Can the physical defects of worshipers in Israel be applied to the church today?

Please explain the New Testament teaching of Leviticus 21:21-22

The physical defects, enumerated in Leviticus 21 ,as preventing the Sons of Aaron from exercising their public priestly functions, would correspond to-day rather to moral defects.

Clearly there are physical defects, which, while not hindering a brother breaking bread, would disqualify him from leading the assembly in worship to the Father, e.g., dumbness, excessive stammering, defective organs of speech. I remember a good brother thus afflicted, to whose presence none thought of objecting, but to whose audible exercises, which were frequent, some did take exception. Probably he would have been more in the love of the Spirit, had he but rarely taken audible part in the worship. But the physical defects, enumerated in Leviticus 21 ,as preventing the Sons of Aaron from exercising their public priestly functions, would correspond to-day rather to moral defects, which though not bringing the person in question under discipline, would render him unfit to lead the assembly in its priestly worship.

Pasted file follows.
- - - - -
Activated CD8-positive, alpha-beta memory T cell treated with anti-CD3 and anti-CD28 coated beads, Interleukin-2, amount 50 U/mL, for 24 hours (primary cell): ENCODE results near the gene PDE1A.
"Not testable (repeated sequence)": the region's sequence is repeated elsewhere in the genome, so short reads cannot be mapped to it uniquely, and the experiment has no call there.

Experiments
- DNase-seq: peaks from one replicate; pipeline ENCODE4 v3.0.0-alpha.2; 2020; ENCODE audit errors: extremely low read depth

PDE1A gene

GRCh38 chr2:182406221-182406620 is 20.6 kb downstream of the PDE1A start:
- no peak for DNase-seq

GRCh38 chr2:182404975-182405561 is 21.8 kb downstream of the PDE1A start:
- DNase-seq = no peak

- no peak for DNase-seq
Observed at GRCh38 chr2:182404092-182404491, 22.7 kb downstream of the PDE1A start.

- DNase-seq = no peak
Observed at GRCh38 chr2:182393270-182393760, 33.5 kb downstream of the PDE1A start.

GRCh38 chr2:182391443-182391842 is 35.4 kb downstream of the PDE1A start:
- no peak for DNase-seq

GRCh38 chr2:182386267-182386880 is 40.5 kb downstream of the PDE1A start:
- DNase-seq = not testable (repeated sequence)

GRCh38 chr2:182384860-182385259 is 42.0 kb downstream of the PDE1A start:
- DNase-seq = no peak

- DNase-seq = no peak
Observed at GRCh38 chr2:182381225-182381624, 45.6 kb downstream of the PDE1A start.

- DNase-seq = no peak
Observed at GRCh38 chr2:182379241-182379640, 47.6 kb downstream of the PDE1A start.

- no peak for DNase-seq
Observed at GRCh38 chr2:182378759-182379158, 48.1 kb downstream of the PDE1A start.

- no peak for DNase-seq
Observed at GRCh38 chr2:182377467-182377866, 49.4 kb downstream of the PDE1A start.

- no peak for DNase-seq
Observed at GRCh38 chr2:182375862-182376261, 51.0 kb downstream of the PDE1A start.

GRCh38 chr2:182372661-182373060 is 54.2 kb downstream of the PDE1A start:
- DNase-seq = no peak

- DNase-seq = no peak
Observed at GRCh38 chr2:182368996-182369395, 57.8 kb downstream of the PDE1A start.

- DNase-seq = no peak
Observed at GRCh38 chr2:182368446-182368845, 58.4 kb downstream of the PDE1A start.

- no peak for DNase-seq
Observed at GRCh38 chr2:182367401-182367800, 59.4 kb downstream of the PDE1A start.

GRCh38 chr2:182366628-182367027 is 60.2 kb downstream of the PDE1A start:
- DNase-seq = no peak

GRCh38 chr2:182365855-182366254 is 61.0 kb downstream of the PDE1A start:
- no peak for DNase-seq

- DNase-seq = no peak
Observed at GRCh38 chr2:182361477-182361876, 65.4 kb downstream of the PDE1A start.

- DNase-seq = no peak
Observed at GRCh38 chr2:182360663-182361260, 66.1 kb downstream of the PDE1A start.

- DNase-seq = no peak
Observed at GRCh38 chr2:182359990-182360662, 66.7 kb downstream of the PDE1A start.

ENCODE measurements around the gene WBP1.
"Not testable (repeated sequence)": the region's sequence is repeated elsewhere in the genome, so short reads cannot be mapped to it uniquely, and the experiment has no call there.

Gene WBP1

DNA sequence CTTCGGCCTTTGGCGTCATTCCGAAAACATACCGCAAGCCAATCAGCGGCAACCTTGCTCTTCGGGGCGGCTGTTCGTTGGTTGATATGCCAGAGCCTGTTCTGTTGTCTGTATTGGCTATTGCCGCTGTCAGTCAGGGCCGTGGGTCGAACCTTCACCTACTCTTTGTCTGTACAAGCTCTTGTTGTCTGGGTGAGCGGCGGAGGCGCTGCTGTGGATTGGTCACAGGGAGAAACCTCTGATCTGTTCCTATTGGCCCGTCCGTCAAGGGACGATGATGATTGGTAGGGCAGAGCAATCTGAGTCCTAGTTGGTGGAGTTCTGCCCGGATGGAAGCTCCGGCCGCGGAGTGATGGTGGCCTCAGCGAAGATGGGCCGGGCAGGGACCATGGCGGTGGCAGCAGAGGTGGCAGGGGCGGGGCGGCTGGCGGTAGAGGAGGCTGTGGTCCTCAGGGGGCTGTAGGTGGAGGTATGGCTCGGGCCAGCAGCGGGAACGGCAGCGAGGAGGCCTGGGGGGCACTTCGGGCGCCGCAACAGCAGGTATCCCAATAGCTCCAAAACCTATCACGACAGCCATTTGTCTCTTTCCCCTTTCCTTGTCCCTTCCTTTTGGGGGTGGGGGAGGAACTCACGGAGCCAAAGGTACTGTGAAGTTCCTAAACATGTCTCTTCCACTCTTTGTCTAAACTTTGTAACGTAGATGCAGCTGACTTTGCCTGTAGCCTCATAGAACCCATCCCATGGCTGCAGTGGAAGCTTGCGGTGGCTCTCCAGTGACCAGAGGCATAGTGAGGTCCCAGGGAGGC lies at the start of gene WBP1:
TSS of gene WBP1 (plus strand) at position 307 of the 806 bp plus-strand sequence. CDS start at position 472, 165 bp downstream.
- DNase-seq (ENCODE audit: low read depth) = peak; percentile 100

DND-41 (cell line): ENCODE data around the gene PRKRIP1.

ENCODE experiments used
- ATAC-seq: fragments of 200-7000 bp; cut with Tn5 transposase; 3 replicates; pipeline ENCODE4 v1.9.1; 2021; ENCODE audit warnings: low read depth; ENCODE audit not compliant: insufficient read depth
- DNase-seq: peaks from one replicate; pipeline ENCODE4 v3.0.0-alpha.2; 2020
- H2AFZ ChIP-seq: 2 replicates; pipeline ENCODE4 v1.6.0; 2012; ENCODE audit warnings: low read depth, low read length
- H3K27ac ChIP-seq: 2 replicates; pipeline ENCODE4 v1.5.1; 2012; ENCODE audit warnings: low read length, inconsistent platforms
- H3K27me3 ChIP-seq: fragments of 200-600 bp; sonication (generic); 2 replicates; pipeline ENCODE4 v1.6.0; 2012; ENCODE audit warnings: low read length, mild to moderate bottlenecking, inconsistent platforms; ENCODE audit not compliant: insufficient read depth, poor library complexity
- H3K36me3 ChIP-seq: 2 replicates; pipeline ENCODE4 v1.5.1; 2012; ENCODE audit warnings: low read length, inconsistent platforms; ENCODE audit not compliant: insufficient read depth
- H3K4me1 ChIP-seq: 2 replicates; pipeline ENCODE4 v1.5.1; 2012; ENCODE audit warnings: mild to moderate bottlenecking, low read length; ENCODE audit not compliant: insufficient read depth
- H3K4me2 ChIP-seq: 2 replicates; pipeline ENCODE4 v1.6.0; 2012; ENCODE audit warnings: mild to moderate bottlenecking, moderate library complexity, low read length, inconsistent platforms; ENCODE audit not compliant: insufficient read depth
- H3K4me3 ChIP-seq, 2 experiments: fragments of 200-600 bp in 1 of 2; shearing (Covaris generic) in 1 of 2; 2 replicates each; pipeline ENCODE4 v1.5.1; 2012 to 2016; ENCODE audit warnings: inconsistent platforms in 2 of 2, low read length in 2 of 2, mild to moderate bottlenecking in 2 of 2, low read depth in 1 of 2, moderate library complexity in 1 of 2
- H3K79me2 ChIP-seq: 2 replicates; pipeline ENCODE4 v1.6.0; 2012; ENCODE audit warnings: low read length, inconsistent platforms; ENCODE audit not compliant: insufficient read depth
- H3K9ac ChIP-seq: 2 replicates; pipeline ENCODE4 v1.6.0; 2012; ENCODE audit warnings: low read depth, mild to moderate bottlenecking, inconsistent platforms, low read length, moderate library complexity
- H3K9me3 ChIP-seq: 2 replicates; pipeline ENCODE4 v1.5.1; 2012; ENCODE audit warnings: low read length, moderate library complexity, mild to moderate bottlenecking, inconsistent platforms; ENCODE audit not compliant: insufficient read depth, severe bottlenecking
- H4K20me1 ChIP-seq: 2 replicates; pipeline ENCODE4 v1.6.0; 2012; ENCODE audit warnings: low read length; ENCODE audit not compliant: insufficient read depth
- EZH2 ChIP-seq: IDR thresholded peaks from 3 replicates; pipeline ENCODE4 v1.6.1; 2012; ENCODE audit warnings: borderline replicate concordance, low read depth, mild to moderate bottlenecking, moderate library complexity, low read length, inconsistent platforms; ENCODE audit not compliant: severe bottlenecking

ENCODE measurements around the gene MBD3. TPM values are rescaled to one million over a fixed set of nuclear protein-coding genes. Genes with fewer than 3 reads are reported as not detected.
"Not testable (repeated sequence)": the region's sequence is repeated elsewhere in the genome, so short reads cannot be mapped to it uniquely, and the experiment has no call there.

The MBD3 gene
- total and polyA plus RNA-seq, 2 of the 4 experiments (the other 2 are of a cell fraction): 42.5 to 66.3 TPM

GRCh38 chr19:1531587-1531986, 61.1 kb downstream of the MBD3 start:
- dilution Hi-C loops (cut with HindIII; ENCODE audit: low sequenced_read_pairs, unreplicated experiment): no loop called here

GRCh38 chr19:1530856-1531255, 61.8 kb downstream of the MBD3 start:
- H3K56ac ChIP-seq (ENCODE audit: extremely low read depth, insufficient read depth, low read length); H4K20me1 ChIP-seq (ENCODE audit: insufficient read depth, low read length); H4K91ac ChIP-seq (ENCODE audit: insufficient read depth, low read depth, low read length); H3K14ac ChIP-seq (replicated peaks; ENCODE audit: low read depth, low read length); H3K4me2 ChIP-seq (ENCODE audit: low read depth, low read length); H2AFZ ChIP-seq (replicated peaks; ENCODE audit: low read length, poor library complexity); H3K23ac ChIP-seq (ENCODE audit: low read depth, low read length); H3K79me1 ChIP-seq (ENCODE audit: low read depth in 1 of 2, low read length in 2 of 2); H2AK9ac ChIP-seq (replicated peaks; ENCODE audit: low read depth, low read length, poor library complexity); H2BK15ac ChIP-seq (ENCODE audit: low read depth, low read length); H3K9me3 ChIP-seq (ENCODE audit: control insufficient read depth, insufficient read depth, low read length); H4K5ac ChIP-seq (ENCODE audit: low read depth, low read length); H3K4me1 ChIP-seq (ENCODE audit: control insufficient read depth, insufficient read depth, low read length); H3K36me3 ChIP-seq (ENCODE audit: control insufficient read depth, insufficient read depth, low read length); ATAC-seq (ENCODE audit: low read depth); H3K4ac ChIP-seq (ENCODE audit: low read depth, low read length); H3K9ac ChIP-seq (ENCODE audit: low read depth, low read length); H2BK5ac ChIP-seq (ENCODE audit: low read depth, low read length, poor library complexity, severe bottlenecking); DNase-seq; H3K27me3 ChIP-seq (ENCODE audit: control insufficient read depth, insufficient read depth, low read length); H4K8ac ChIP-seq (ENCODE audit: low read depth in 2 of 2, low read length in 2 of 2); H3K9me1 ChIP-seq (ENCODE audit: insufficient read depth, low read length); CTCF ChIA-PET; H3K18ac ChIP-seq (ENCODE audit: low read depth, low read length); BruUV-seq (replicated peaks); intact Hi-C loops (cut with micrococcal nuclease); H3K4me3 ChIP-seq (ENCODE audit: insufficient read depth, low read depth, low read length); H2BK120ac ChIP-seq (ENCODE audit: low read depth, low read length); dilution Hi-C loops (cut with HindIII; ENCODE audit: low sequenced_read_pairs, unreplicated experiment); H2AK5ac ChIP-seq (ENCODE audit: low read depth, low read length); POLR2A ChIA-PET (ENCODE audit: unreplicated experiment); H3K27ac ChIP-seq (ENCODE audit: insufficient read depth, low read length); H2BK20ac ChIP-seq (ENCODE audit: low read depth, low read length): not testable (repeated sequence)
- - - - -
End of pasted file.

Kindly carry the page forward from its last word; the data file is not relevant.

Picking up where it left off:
How could a brother for instance, who was known to lose his temper in public, or be a quarrelsome person, or had a bad financial record, be indicated as a leader of the saints? How could a bankrupt, who had not paid his creditors, or a man who owed money to the saints or the world, pretend “to offer the bread of God” in the public assembly? The lack of conscience evidenced by attempting to do so, would in itself be but poor proof of the reality of his Christian profession, though he might still be allowed to break the bread, pending possible developments. It might be hoped that his own sense of propriety would keep him silent, but if not, the elder brethren would doubtless feel their responsibility to act.

W.H.